Departing from China's previous denials, Prime Minister Zhu Rongji acknowledged Thursday that students in a rural school that exploded last week had been forced to manufacture firecrackers.
In a rare act of contrition broadcast live to the nation, he apologized to the Chinese people for failing to protect the 42 children and adults killed in the blast.
"I feel very sad and I carry a heavy heart," Zhu said, lowering his head and speaking in a hushed voice. "I want to apologize and reflect on my own work."
The blast at the Fanglin elementary school in the mountains of Jiangxi province in central China killed at least 38 children and four adults. Parents said students were inserting fuses into firecrackers at the time, and accused local officials of ignoring complaints that the school was forcing children to work.
Two days after the explosion, Zhu denied children were making firecrackers and blamed the explosion on a suicidal villager armed with explosives. Local newspapers that had been reporting otherwise quickly adopted the line.
Zhu said Thursday a six-member team dispatched by the Public Security Ministry had confirmed that children were forced to manufacture fireworks at the school in 1999 as part of what he called a "work-study program." But he said production was stopped after a fireworks factory explosion in a nearby village last year that killed 35 people.
Zhu stood by the government's earlier statement that the school in Jiangxi province was blown up on March 6 by a lone madman nicknamed "Psycho." Yet he left room for that verdict to change.
"History can never be covered up," he said. "The investigation will continue until we really get the full picture."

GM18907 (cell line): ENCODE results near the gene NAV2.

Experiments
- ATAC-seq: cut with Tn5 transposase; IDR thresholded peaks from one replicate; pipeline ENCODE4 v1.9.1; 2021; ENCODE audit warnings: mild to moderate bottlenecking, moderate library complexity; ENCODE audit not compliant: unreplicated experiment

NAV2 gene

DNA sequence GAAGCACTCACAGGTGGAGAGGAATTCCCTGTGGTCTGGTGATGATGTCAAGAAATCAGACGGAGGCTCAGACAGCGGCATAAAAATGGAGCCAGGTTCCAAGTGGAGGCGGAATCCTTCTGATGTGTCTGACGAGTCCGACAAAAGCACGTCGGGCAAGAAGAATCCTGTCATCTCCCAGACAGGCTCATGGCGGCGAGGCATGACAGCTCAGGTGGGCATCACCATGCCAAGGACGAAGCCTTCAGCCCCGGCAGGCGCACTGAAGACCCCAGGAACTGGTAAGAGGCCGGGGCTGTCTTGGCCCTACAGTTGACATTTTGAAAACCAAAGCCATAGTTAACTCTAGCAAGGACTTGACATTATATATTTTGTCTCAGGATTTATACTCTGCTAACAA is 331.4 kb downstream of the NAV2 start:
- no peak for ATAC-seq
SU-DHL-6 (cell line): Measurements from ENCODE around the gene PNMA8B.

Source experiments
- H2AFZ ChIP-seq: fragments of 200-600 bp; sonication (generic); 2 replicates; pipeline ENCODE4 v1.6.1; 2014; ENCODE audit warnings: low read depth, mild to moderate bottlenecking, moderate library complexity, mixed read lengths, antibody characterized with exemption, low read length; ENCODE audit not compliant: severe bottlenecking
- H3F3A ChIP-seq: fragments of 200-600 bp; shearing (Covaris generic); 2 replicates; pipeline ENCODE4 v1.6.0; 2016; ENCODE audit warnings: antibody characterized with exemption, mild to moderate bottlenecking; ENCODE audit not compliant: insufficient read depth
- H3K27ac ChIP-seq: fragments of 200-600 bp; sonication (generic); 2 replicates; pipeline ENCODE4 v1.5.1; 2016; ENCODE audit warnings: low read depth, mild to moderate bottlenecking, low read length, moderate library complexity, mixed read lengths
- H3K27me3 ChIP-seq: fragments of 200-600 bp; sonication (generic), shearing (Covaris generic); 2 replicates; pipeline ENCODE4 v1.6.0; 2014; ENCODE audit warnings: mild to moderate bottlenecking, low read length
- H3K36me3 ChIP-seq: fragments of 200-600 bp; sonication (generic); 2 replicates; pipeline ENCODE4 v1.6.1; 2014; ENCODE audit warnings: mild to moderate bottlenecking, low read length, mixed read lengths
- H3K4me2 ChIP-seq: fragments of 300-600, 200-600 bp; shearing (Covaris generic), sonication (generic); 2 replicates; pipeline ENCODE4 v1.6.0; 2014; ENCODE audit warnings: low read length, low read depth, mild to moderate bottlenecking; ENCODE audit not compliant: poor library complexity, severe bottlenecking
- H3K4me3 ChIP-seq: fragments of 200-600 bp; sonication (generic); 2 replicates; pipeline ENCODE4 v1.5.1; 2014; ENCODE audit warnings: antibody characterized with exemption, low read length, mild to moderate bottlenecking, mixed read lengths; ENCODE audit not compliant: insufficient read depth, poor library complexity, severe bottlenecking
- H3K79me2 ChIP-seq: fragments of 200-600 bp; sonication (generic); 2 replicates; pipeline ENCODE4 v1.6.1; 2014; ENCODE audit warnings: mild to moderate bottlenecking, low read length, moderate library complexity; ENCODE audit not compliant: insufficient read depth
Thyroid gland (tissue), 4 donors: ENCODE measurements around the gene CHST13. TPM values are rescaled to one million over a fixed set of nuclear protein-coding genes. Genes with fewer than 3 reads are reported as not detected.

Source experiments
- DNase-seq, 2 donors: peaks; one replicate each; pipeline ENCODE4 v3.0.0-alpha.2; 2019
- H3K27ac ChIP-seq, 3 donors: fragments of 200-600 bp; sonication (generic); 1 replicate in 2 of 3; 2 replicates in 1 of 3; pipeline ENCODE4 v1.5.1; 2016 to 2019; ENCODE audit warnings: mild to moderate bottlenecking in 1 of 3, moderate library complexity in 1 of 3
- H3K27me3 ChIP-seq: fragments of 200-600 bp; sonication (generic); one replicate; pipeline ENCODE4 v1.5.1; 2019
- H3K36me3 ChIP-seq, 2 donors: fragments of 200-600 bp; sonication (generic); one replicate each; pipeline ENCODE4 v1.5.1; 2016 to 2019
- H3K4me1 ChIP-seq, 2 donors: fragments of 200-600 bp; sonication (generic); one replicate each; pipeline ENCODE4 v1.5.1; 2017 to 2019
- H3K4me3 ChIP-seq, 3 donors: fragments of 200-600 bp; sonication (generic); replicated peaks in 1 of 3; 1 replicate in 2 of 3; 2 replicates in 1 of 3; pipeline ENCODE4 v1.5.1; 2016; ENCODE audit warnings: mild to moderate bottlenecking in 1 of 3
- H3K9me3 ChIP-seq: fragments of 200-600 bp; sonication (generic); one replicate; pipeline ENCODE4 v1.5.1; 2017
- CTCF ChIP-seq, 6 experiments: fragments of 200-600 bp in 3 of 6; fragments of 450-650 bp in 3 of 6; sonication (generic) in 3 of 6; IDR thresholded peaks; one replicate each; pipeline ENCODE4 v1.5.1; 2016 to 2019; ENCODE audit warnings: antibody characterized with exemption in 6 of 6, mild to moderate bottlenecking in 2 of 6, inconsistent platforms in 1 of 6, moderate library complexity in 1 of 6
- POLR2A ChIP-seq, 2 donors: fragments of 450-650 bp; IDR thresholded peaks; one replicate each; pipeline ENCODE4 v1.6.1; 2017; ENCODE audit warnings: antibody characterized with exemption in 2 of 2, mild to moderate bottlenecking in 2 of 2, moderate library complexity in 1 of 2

Although short of a complete reversal, Zhu's statements underscored the power of China's increasingly independent news media and the government's growing inability to control information in a society with access to the Internet.
China has covered up disasters involving tens of thousands of deaths in the past, but news of the explosion and the children making fireworks spread quickly on Internet sites and through local newspapers. When the government issued its official account, many Chinese viewed it with skepticism and even scorn.
The school blast was an embarrassment to the government not only because of the child labor allegations but because it appeared to be the latest in a string of deadly industrial accidents that Beijing had vowed to curb.
CHINA SAYS BUSH WILL VISIT: Separately, Zhu announced Thursday that President Bush will visit Beijing in October.
Zhu said Bush would visit the Chinese capital after attending a yearly meeting of Asian-Pacific leaders, which will be in Shanghai this year.
"I am very pleased because the visit to China by President Bush will provide an excellent opportunity for the two countries to communicate better," Zhu said.
In Washington, National Security Council spokeswoman Mary Ellen Countryman said it was likely that Bush would travel to Shanghai for the meeting of the Asia-Pacific Economic Cooperation forum.
"The president was very pleased to receive an invitation to travel to Beijing," she said. "We're looking to see whether we can do that."